• Marcel Mensah | Eat More Spiders

Boston’s Underground Comedy Speakeasy - and why it’s important


Photography Via duckduckgoofs.com | Shot by Candice Conner


Weekdays in Boston can drag, especially if you’ve been living in the city for some time.


Often, particularly during the pandemic, it can feel like there’s very little to do, very little to see, and very little to laugh your ass off at. A good comedy show is probably the last thing you’d expect to fill the void on an (often chilly) Thursday night in Boston - that’s where “Duck Duck Goofs” comes in.


Cambridge is arguably one of the most well known areas in the country, it’s smack dab in a city, full of concert venues, higher institutions, and subway trains that catch fire. But in the depths of this post-gentrified city is an “if you know you know” gem like no other - a late night comedy show featuring local and acclaimed comedians, all hosted in a speakeasy behind a little red door.


LONER had the opportunity to not only see the show, but also chat with Ryan Howe, comedian and lead coordinator of Duck Duck Goofs. We'll be releasing that interview later this week :)


Pictured - Ryan Howe; Photography Via duckduckgoofs.com | Shot by Candice Conner


The people and energy


We won't spoil much about the process of entering this underground comedy space (we want you to experience that on your own) - but we will talk about the great energy that fills the dark underground room as soon as the mic clicks on.


At first glance, it looks like any other room full of people sipping (reasonably priced) cocktails and waiting for a late night show. But once the show gets started, you start to realize it’s much more than that.



The space was filled to the brim with other comedians, cult fans of the underground event, eager newcomers looking for laughs, and yes, people there to drink (reasonably priced) cocktails.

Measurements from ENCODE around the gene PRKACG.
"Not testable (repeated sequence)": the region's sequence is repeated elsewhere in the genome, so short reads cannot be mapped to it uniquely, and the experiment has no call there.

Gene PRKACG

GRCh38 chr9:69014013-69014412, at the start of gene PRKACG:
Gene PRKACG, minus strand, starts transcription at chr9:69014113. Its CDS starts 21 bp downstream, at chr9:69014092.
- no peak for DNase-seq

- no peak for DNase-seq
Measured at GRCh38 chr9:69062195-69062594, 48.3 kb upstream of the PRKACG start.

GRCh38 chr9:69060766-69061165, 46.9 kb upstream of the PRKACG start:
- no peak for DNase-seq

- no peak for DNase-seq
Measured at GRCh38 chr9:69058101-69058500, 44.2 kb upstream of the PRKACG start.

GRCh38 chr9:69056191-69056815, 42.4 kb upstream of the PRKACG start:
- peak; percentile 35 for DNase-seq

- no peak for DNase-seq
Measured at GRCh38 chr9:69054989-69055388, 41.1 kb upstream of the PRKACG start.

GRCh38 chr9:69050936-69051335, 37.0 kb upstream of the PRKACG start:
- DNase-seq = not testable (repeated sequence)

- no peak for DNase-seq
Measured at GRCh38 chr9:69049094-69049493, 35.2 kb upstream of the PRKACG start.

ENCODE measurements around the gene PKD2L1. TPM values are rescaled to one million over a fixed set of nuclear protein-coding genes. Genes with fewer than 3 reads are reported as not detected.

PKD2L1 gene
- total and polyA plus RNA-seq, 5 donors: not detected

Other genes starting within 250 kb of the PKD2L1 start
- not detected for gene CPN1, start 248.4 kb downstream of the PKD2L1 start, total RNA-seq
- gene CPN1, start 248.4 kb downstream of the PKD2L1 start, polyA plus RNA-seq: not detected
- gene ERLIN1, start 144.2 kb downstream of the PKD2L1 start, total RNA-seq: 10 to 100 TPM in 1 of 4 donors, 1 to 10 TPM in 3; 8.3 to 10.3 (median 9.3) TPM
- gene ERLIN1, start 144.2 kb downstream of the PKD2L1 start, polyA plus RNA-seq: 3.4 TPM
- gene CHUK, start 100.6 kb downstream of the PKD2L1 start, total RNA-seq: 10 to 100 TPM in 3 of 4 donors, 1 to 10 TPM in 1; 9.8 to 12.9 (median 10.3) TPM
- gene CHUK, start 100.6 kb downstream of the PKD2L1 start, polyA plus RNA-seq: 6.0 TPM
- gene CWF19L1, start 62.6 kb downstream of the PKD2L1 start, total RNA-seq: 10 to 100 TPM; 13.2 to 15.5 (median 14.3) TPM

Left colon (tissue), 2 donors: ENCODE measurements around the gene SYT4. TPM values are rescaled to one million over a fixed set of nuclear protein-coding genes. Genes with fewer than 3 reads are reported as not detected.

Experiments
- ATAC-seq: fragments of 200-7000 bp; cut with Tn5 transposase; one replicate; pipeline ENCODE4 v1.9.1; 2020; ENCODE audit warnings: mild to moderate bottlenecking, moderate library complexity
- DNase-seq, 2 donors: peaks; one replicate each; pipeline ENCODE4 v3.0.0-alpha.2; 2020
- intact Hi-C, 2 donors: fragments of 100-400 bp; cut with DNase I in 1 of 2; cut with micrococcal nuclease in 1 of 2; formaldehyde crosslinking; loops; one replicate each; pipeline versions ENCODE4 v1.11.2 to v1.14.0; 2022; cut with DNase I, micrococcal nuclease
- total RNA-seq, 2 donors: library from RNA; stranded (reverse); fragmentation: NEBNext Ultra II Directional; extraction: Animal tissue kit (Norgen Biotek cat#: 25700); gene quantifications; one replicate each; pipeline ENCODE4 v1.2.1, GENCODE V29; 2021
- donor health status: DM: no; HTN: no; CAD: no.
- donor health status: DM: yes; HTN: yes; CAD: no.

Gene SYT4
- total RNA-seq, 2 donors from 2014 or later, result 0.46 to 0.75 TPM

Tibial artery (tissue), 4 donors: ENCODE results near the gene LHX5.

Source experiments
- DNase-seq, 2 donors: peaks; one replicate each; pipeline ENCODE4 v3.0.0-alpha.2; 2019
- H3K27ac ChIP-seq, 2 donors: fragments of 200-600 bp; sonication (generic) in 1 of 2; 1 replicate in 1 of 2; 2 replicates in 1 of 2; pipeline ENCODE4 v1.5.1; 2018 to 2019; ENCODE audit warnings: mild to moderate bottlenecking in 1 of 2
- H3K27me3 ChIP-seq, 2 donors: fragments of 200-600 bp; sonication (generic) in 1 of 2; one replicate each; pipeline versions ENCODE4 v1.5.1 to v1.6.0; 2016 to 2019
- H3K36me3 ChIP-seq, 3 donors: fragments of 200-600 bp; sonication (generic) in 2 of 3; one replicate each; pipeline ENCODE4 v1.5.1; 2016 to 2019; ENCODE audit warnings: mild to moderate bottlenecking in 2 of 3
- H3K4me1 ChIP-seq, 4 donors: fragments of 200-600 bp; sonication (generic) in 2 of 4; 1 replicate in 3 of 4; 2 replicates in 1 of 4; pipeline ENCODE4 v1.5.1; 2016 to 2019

Duck Duck Goofs is so underground that performers made jokes about getting hit by subway cars - subway cars you could hear rumbling closely behind the stage as if they were just on the other side of the wall. The vibe was relaxed, with jokes covering controversial topics like from Boston’s rat-birds, Alien Abductions and “beating off” in the bedroom you take zoom calls in…” (that one was a crowd favorite).



Why it’s important to the local scene


A really good question that comes up whenever we talk about the weird and wonderful underground scene is - “why should we even care?” or “so what?”.

The short answer is;


it’s events like these and people like this that carry the local creative scenes on their back. Just the willingness to commit time every week to put together a show filled with your favorite comedy aficionados takes heart - and isn’t that what art’s all about?


The fact that so many people come together in such a hush hush space is beautiful. Part of that beauty is because it’s really easy to sit at home and NOT take part in something - or in this case, rewatch comedy specials from comedians you already KNOW will make make you laugh instead of going out, downing a fish bowl of your favorite cocktail and taking a chance on people who might just make you chuckle.


What we’re trying to say is - local art movers and makers are fantastic, and you should look for them in your city whenever you can.


LONER Magazine would like to give a big thankyou to Ryan Howe, Stevie Baek, Dan Boulger and the rest of the Duck Duck Goof crew. If you’re living in Massachusetts and have enough self love to treat yourself to a good time, hit the links below and catch their next show -



You can Catch Duck Duck Goofs at The Cantab Lounge every Thursday at 8PM. Also Night School, another underground speakeasy series, happens at the Cambridge Community Center at 8PM and 10PM, every 2nd and 4th Saturday of the month.


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